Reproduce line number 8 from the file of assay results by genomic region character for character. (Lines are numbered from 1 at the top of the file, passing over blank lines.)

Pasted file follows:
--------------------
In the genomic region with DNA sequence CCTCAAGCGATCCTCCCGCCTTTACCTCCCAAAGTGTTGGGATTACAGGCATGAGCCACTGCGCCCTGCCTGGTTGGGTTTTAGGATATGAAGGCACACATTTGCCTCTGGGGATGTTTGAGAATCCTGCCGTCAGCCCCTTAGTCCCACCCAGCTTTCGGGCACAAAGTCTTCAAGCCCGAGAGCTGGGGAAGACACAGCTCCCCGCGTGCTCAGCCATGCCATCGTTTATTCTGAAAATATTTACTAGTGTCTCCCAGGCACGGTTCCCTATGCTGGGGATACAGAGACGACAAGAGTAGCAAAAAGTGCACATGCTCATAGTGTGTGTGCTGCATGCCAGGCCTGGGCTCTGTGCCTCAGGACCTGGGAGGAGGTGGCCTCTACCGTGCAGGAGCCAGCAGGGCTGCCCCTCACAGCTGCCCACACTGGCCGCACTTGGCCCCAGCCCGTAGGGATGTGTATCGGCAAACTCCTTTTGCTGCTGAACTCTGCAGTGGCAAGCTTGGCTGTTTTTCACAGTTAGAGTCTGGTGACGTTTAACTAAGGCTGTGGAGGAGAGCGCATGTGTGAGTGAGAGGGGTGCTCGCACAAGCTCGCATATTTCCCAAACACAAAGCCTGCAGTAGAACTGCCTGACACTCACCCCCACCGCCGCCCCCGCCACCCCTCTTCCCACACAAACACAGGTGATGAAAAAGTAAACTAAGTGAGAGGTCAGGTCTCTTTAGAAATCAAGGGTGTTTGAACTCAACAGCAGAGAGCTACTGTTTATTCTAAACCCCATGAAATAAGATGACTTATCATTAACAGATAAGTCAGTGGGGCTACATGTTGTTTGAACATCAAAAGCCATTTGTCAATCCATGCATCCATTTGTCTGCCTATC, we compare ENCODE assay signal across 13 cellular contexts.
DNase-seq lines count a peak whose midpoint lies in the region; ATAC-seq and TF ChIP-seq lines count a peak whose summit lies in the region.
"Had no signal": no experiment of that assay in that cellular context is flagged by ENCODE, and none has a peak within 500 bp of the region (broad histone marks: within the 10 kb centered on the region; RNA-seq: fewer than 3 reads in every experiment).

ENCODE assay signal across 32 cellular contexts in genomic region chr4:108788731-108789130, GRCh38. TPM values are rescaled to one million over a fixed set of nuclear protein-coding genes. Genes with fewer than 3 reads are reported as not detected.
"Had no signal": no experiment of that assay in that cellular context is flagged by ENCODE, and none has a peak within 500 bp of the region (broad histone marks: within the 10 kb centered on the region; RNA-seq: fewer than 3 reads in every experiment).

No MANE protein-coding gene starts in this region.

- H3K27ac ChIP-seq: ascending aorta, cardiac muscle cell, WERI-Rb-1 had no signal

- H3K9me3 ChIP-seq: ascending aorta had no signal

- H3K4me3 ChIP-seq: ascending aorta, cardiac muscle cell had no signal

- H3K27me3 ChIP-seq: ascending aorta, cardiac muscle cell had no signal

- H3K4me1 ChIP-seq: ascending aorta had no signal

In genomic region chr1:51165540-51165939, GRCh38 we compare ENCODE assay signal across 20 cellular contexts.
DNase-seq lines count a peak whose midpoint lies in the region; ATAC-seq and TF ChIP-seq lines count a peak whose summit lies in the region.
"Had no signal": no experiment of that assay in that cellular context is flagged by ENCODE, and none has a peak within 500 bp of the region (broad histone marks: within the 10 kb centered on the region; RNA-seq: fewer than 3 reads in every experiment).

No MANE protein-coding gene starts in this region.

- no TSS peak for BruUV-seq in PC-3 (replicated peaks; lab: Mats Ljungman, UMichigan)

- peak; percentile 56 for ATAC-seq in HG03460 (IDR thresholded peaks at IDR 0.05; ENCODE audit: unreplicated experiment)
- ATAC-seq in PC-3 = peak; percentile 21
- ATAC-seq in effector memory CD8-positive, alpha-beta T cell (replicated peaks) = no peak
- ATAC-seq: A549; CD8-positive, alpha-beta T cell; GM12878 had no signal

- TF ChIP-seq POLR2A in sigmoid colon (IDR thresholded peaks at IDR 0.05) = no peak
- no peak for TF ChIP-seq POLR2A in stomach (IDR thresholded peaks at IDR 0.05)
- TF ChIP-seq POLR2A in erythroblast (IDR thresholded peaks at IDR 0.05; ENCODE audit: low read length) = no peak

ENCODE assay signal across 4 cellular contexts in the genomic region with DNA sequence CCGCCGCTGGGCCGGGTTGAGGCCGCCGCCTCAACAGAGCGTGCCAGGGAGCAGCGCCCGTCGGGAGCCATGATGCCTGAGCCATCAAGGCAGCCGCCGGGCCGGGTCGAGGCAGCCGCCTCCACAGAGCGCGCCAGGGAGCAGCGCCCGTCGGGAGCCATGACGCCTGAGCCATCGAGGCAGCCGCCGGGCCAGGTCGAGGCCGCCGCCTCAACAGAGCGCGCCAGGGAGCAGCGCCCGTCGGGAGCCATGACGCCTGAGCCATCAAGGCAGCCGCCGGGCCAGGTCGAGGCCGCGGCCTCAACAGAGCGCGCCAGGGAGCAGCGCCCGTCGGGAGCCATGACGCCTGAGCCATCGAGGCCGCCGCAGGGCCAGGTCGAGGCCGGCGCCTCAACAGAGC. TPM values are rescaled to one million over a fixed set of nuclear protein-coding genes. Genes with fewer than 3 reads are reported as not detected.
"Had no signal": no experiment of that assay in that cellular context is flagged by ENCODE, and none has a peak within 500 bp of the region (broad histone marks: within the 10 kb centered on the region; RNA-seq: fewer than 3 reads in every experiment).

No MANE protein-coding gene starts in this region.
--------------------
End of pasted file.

- H3K9me3 ChIP-seq: ascending aorta had no signal